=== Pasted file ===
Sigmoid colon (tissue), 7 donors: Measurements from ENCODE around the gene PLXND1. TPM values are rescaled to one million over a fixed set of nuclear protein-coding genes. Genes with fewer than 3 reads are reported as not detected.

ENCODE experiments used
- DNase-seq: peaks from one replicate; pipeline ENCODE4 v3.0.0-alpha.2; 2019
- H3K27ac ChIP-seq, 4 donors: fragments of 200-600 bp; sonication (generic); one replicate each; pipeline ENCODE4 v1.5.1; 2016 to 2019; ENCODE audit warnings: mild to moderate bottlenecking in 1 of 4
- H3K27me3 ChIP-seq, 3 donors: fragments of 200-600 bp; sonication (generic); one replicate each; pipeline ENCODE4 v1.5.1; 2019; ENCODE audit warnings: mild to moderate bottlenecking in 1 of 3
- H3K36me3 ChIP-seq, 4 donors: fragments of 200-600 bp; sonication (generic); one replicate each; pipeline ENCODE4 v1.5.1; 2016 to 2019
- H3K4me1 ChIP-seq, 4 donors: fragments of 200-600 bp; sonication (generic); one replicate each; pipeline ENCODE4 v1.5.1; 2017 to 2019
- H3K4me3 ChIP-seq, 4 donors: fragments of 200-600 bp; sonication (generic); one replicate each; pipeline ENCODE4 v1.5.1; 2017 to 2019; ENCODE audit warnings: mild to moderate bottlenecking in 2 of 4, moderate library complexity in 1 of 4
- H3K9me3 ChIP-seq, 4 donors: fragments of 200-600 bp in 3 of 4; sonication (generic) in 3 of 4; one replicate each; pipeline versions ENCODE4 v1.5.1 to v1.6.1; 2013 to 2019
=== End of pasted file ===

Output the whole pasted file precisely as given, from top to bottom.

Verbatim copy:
Sigmoid colon (tissue), 7 donors: Measurements from ENCODE around the gene PLXND1. TPM values are rescaled to one million over a fixed set of nuclear protein-coding genes. Genes with fewer than 3 reads are reported as not detected.

ENCODE experiments used
- DNase-seq: peaks from one replicate; pipeline ENCODE4 v3.0.0-alpha.2; 2019
- H3K27ac ChIP-seq, 4 donors: fragments of 200-600 bp; sonication (generic); one replicate each; pipeline ENCODE4 v1.5.1; 2016 to 2019; ENCODE audit warnings: mild to moderate bottlenecking in 1 of 4
- H3K27me3 ChIP-seq, 3 donors: fragments of 200-600 bp; sonication (generic); one replicate each; pipeline ENCODE4 v1.5.1; 2019; ENCODE audit warnings: mild to moderate bottlenecking in 1 of 3
- H3K36me3 ChIP-seq, 4 donors: fragments of 200-600 bp; sonication (generic); one replicate each; pipeline ENCODE4 v1.5.1; 2016 to 2019
- H3K4me1 ChIP-seq, 4 donors: fragments of 200-600 bp; sonication (generic); one replicate each; pipeline ENCODE4 v1.5.1; 2017 to 2019
- H3K4me3 ChIP-seq, 4 donors: fragments of 200-600 bp; sonication (generic); one replicate each; pipeline ENCODE4 v1.5.1; 2017 to 2019; ENCODE audit warnings: mild to moderate bottlenecking in 2 of 4, moderate library complexity in 1 of 4
- H3K9me3 ChIP-seq, 4 donors: fragments of 200-600 bp in 3 of 4; sonication (generic) in 3 of 4; one replicate each; pipeline versions ENCODE4 v1.5.1 to v1.6.1; 2013 to 2019